Andy Westwood: Levelling up the economy post Brexit
Professor Andy Westwood talks about the most important domestic challenge for the new Conservative Government – regional inequality.
“Getting Brexit done” might have been the dominant theme in December’s General Election but ‘levelling up’ the economy across all parts of the UK has quickly become the most important domestic challenge for the new Conservative Government. Of course this is rather easier said than done.
Regional inequality in the UK is a long-standing, deeply entrenched – and growing – policy problem. The gaps between the best and worst performing regions are amongst the largest in both Europe and the OECD (The Organisation for Economic Co-operation and Development). And we know that this extends to intra-regional inequalities such as here in Greater Manchester where there are similar gaps between the best and least well performing areas too. These differences in productivity, and therefore in wages and living standards, have been an important driver of political dissatisfaction influencing voting patterns in both the 2016 Referendum and the 2019 Election.
This won’t be the first Government to have tried to fix the problem. Like others before them the Conservatives are promising investment in infrastructure, Research and Development (R&D) and public services to tackle the gaps. This will underpin the coming reshuffle (expected in early February), the Budget in March and a Spending Review in the Autumn. In theory at least, they will incentivise innovation, increase regional productivity and improve prosperity. Better living standards and higher wages should follow. But this time the political will might be strengthened with Boris Johnson owing much of his 80 seat majority to constituencies won in ‘left behind’ towns and in underperforming regions. These include seats in Greater Manchester local authorities such as Wigan, Bolton, Bury and Rochdale. Jake Berry, Minister for the Northern Powerhouse, already represented the Rossendale and Darwen constituency which borders five of these new Conservative constituencies in Greater Manchester.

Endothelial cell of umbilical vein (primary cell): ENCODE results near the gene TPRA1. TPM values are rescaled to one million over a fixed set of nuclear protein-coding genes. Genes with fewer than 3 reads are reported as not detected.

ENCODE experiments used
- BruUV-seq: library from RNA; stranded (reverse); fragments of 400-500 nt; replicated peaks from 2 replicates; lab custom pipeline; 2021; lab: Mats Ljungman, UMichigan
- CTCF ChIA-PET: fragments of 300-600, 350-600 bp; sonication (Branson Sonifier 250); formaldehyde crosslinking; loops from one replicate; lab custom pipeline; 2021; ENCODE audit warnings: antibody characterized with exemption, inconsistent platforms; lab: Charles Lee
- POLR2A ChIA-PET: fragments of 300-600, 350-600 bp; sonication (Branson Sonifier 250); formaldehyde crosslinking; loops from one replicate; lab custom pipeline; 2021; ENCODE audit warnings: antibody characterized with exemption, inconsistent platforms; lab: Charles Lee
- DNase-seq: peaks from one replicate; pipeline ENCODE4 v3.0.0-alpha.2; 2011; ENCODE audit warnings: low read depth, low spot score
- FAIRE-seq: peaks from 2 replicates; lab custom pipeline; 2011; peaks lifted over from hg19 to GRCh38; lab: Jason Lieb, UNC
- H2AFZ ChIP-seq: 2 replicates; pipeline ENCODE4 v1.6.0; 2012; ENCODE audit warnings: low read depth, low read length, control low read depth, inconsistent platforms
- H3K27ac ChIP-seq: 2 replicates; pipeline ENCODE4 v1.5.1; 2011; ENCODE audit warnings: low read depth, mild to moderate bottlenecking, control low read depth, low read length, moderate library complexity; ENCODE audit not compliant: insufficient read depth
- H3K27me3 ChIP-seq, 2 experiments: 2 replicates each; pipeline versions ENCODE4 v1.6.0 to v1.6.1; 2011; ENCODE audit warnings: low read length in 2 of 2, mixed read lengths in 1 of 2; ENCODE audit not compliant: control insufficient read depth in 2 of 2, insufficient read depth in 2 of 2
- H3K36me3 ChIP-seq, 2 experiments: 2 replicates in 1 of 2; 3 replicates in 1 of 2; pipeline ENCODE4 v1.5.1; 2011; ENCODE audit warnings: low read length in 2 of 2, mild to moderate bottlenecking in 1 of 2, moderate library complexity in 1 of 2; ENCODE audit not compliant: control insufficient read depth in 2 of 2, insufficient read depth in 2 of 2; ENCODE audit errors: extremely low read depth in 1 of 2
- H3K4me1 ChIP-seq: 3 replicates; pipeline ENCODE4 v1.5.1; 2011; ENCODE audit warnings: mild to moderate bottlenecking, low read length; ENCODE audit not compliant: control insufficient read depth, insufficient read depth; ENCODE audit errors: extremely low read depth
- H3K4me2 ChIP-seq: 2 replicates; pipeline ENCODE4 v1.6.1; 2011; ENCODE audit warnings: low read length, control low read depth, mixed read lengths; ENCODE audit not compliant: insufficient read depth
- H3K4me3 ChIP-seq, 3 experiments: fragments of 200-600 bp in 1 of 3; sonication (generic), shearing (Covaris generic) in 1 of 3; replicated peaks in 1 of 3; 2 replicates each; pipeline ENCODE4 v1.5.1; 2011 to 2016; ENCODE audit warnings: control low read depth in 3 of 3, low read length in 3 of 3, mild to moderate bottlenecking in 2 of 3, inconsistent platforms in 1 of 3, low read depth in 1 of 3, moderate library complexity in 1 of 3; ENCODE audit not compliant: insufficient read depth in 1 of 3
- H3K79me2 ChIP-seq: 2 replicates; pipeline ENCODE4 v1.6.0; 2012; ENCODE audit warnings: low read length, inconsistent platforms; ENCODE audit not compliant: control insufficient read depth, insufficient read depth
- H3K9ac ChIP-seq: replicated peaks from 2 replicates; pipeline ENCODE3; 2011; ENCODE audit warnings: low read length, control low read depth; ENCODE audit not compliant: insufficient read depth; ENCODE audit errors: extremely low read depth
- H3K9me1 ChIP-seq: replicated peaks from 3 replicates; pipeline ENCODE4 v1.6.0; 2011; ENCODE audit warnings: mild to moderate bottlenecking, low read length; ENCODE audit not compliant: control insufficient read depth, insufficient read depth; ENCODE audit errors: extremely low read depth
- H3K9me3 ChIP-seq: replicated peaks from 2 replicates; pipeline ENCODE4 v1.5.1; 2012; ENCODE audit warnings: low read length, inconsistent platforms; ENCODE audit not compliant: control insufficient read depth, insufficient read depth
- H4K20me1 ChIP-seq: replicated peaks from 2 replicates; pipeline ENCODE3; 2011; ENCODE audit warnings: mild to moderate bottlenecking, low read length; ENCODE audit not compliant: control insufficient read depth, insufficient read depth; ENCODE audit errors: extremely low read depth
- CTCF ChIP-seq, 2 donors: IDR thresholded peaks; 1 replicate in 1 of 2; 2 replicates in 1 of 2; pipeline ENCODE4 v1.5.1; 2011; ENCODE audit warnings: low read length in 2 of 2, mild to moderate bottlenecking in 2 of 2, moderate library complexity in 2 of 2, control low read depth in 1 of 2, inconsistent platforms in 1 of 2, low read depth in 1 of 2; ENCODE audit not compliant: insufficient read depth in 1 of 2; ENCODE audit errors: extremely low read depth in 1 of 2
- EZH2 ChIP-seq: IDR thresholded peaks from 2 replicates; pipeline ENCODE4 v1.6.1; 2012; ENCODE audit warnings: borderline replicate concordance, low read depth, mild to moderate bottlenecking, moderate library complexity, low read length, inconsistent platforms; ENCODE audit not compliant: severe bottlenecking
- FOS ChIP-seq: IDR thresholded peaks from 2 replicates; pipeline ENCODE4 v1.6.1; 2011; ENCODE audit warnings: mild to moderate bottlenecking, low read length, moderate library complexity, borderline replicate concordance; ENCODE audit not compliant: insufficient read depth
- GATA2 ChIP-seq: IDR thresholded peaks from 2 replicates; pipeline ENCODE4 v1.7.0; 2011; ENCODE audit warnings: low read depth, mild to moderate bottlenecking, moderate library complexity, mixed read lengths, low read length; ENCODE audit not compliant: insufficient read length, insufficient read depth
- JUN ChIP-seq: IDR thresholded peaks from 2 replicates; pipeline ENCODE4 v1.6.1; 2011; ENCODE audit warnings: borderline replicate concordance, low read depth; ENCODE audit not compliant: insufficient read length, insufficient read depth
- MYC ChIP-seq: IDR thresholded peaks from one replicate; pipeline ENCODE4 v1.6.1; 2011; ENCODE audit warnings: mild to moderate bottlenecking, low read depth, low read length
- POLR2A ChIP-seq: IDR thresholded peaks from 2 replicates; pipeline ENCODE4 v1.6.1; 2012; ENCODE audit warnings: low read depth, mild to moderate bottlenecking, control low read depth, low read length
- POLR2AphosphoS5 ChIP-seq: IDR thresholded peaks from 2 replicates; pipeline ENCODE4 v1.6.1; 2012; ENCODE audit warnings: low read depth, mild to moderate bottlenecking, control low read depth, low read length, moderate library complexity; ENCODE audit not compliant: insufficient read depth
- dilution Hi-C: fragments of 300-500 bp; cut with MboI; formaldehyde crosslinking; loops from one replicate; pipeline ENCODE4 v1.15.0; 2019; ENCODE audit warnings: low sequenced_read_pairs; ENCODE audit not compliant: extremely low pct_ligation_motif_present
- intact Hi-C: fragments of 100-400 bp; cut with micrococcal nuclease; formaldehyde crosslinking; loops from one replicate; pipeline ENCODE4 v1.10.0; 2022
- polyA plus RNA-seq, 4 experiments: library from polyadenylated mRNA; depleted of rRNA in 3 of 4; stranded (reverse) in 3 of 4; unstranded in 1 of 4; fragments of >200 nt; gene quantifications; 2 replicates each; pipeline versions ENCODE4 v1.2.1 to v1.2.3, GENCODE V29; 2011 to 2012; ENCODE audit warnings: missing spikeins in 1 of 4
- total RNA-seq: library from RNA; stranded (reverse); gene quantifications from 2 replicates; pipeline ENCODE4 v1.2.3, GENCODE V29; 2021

Boris has promised to double Government R&D funding (with a boost to some £18bn overall) as a way of ‘levelling up’ economic performance across the country. His chief adviser Dominic Cummings (for whom this is non-negotiable) has pointed to Richard Jones’ ‘Resurgence of the Regions’ paper as a blueprint for such an approach. Both wish ‘to repay the trust’ of those voting Conservative to ‘get Brexit done’ and keep hold of the seats they won in Labour’s old heartlands in the North and the Midlands. But this will involve a significant shift in traditional, as well as more recent, Conservative thinking on both higher education (HE) and the economy.